Ever since 1996, residents Brad and Ruby Gustavson used the Garden City Community Church as ground zero for the Garden City Community Theatre. Over the past two decades, the duo has staged annual productions of original material that have doubled as a fundraiser for the church. While the inaugural mid-1990s production was a kind of murder-mystery dinner theatre, by the second year the Gustavsons waded into the idea of writing a show in which songs are woven throughout a plot to move the story forward.
“Our first original show was a Disney show centered on Ariel [from The Little Mermaid], who wasn’t happy where she lived and she wanted to be somewhere else,” Gustavson recalled. “So she went through all these different Disney scenarios, met these characters from different shows and movies and realized at the end that it was better under the sea for her, so that was the finale number for our first show.”
Both Gustavsons grew up loving showtunes, Brad in the Yonkers/New Rochelle area and Ruby in nearby Manhasset. The latter even minored in theater as an undergraduate at Smith College. Her future husband was studying architecture at Syracuse University and is currently a partner in Manhattan-based Gustavson/Dundes Architecture & Design. Ruby’s career as an interior designer has found her working at her husband’s firm in addition to working on a number of side projects. Parents of three sons who are 31, 28 and 22, the Garden City residents count My Fair Lady and Mamma Mia! among some of their favorite musicals.
Currently, the twosome is working on Sailin’ With the Sixties, their latest original production. And while prior shows have leaned heavily on Broadway standards, the music for this upcoming show can be traced back to a variety of 1960s pop material drawn from the canons of various artists including the Beach Boys, Bobby Darin, the Beatles, the Lovin’ Spoonful, Simon and Garfunkel and the Four Seasons. As has been the case in the past, the Gustavsons write the show, with Brad oftentimes writing songs so that they fit the story better. The cast, which numbers between 40 and 45 people, all auditioned to be part of this production, which steeps itself in being inclusive to the point of not turning away anyone who wants to be part of putting on a show. It’s part of what makes this annual theatrical rite of passage so special for the Gustavsons and everyone involved.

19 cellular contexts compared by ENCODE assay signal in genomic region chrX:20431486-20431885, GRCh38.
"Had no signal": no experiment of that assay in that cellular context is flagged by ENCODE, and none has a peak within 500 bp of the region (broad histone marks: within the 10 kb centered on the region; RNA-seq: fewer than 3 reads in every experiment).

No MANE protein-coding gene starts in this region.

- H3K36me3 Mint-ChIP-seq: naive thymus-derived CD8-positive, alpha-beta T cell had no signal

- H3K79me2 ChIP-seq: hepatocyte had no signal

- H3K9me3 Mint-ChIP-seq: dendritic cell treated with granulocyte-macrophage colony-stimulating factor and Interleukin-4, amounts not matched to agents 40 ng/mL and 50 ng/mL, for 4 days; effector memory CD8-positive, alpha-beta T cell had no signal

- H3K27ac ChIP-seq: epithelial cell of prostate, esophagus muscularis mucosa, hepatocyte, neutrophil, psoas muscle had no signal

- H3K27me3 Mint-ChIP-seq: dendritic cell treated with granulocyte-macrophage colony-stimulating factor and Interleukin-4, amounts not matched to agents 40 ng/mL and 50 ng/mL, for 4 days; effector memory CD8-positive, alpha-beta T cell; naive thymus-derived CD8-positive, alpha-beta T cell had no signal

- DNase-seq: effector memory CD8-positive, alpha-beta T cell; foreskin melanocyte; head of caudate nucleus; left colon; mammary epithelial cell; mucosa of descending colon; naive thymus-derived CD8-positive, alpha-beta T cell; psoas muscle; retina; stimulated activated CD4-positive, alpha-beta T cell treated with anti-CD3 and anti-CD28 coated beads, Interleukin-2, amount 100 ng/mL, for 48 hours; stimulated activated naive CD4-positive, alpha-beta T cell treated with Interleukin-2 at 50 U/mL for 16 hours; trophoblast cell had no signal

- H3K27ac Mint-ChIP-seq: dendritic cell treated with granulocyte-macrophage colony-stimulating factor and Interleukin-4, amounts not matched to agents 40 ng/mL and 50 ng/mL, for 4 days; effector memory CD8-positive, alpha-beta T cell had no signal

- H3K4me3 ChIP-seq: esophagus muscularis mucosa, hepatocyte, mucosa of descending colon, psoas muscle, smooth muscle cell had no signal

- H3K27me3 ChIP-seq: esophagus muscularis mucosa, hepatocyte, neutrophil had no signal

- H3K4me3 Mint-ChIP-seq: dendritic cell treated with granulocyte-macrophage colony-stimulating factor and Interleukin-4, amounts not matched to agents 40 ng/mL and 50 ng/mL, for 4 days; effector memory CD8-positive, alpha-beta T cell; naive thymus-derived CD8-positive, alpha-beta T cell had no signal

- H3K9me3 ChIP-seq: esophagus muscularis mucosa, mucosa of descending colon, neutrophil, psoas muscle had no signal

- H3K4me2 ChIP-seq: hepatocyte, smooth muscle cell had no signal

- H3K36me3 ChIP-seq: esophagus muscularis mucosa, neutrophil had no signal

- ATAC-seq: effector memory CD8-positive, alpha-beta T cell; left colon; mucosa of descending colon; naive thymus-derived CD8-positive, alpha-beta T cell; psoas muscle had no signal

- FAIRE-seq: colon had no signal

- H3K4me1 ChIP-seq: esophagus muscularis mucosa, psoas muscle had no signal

“It’s kind of unique in that we have adults, teens and kids in this show. It’s not a kids show, but we always involve the kids,” Ruby said. “We love it as an outreach and the parents always say how much their kids enjoy and love it because we take everyone. We really don’t turn anyone away, but we still try to put on the best performance, considering the talent that we have. Some years it’s better and some years it’s not.”
Costs are kept to a minimum as overhead includes printing tickets and a playbill along with occasional set adjustments. Cast members are asked to provide their own costumes, although Ruby will work on helping with that, such as the time a couple of years ago when a production called for the use of a long dress that might have been worn in the 1800s. Money is also raised by having the cast members take an ad out in the playbill, whose cost can be covered by selling the ad space to a local merchant. Additional revenue for this fundraiser is derived from the snack bar, which is often stocked with donated food and cases of water. But for all the hard work that goes into a project like this, the payoff is far greater for the Gustavsons than the money that winds up being raised for the church.
“The cast loves it. We have people that come back year after year after year to do it. Everybody sort of gets along and there’s a lot of camaraderie. This year we don’t have a lot of people from the church in it, but we have people in the community and people that live in other towns. This one young lady who was in it two years ago loves it so much that she got her two brothers and her mom to partake in it this year. They all sing and have really nice voices. They said the only thing that their father isn’t in it is because he can’t sing,” she said with a laugh. “We love doing it because it is a fundraiser for the church, so the more people that can come to it, the more money we raise for the church. I think it’s a great camaraderie thing and everyone really has so much fun doing it. To be honest, my husband and I love the writing of the show.”
Sailin’ With The Sixties will be held on April 13, 14 and 15 at the Garden City Community Church located at 245 Stewart Ave. in Garden City. To find out more information about the show, visit www.gardencitycommunitychurch.org or call 516-746-1700.
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